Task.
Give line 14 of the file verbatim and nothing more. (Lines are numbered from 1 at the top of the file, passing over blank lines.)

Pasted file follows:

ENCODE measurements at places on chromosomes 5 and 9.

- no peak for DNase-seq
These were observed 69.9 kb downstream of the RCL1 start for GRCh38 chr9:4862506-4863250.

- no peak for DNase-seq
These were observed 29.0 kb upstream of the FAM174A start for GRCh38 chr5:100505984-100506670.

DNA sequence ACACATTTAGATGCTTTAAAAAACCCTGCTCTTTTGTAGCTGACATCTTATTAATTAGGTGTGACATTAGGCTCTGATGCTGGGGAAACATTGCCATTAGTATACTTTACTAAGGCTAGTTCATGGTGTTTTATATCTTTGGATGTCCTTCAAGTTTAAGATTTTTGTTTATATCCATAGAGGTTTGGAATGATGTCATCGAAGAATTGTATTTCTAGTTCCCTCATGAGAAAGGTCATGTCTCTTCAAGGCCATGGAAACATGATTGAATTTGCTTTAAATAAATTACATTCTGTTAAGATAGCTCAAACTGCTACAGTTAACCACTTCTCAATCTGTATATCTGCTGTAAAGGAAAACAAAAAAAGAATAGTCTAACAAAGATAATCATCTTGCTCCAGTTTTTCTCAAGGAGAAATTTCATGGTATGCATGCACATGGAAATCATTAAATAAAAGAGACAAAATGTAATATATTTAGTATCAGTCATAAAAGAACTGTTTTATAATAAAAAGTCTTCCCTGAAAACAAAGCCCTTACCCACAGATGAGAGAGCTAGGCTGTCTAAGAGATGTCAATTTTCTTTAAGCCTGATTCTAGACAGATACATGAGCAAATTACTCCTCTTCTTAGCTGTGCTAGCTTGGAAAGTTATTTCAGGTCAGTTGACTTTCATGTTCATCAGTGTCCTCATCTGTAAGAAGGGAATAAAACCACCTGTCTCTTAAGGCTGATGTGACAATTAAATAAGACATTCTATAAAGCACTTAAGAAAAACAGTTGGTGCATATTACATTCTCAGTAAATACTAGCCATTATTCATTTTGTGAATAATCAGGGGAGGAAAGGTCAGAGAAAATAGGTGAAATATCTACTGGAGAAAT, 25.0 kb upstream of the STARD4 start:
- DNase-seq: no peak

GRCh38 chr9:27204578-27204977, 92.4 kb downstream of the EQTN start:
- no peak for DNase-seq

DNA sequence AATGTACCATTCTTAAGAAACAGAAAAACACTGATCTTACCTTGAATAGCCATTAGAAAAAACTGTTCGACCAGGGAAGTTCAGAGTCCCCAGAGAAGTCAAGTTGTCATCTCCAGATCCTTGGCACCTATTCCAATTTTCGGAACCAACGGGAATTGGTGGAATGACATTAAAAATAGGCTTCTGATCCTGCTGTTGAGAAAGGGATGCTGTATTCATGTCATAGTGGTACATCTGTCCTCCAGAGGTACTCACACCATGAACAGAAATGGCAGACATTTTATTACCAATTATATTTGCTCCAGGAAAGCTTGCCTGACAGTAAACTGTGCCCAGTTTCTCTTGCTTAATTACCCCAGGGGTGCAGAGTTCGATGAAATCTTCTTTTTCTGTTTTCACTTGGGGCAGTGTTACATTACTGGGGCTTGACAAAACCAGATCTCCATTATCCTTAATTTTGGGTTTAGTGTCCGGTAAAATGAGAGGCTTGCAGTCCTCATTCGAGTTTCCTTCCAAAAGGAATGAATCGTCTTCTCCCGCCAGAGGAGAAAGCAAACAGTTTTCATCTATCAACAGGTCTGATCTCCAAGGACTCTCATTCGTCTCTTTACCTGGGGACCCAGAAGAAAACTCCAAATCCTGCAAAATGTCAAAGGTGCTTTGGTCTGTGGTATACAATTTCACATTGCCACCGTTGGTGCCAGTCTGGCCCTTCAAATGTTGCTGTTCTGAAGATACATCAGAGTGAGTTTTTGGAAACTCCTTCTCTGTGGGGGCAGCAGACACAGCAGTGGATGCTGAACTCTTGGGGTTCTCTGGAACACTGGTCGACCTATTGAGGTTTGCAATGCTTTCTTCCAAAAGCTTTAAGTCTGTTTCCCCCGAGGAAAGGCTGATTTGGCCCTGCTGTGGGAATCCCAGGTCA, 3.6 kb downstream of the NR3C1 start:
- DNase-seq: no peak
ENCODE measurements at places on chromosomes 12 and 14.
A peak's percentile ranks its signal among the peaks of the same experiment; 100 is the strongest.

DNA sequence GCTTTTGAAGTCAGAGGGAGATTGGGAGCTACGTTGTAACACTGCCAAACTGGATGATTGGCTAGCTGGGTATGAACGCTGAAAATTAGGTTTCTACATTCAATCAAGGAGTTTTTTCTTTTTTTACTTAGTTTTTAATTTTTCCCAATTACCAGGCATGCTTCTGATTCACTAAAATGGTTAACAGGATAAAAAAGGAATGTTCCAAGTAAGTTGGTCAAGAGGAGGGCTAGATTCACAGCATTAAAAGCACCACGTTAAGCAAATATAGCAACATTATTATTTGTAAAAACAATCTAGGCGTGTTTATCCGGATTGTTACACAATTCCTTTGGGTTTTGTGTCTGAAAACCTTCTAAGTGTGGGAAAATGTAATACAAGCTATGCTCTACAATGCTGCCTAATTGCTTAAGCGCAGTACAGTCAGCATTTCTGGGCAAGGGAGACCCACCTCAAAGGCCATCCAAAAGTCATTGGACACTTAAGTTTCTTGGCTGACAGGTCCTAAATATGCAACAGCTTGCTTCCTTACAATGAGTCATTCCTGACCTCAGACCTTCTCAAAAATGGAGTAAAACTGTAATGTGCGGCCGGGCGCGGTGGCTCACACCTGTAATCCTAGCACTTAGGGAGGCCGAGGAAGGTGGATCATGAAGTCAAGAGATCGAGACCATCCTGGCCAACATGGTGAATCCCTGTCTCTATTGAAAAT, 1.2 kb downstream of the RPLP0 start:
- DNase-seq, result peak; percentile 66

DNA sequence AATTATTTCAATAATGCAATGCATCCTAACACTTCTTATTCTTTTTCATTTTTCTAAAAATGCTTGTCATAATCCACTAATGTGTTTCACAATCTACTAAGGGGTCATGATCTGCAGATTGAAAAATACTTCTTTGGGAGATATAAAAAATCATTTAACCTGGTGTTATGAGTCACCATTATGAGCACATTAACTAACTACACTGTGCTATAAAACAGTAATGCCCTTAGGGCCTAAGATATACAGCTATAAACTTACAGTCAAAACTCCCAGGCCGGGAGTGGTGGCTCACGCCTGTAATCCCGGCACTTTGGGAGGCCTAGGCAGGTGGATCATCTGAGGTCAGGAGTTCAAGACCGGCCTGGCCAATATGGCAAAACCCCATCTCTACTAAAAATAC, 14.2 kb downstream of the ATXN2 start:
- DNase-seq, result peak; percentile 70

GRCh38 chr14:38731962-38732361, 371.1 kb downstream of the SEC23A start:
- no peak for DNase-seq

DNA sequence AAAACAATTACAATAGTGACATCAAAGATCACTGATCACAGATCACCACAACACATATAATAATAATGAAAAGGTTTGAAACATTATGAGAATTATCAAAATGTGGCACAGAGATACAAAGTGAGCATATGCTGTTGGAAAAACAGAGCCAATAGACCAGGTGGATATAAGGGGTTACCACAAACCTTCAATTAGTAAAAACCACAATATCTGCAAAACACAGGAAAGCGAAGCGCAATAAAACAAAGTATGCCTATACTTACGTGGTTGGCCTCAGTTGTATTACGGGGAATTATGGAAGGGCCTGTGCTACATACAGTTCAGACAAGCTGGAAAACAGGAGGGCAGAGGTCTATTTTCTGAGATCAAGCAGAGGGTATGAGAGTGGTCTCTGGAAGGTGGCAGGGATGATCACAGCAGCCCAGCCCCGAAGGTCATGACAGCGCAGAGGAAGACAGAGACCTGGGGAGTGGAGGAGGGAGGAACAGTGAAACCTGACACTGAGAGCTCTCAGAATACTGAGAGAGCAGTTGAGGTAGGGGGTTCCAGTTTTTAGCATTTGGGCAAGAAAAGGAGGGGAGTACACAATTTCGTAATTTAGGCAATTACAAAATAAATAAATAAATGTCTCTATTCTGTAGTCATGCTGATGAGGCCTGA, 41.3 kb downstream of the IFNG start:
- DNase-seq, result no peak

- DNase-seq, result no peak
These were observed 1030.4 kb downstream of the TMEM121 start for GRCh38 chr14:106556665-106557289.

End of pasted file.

DNA sequence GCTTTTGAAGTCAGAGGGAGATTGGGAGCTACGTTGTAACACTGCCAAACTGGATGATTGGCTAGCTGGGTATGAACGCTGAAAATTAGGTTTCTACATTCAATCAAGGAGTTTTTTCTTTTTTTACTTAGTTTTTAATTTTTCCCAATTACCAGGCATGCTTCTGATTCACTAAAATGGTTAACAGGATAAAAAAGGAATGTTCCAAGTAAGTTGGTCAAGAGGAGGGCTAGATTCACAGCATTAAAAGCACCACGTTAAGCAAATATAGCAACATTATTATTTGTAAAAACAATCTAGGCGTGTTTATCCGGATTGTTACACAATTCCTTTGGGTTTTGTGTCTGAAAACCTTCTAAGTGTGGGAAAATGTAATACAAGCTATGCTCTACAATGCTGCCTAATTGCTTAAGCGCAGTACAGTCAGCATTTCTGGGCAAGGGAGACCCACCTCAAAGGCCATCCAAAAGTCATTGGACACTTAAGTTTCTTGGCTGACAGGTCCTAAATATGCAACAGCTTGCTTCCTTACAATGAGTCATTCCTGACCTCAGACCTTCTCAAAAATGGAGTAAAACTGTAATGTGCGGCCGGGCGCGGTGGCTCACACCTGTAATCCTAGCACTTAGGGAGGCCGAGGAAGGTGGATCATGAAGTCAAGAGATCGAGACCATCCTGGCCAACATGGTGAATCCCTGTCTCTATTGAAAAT, 1.2 kb downstream of the RPLP0 start: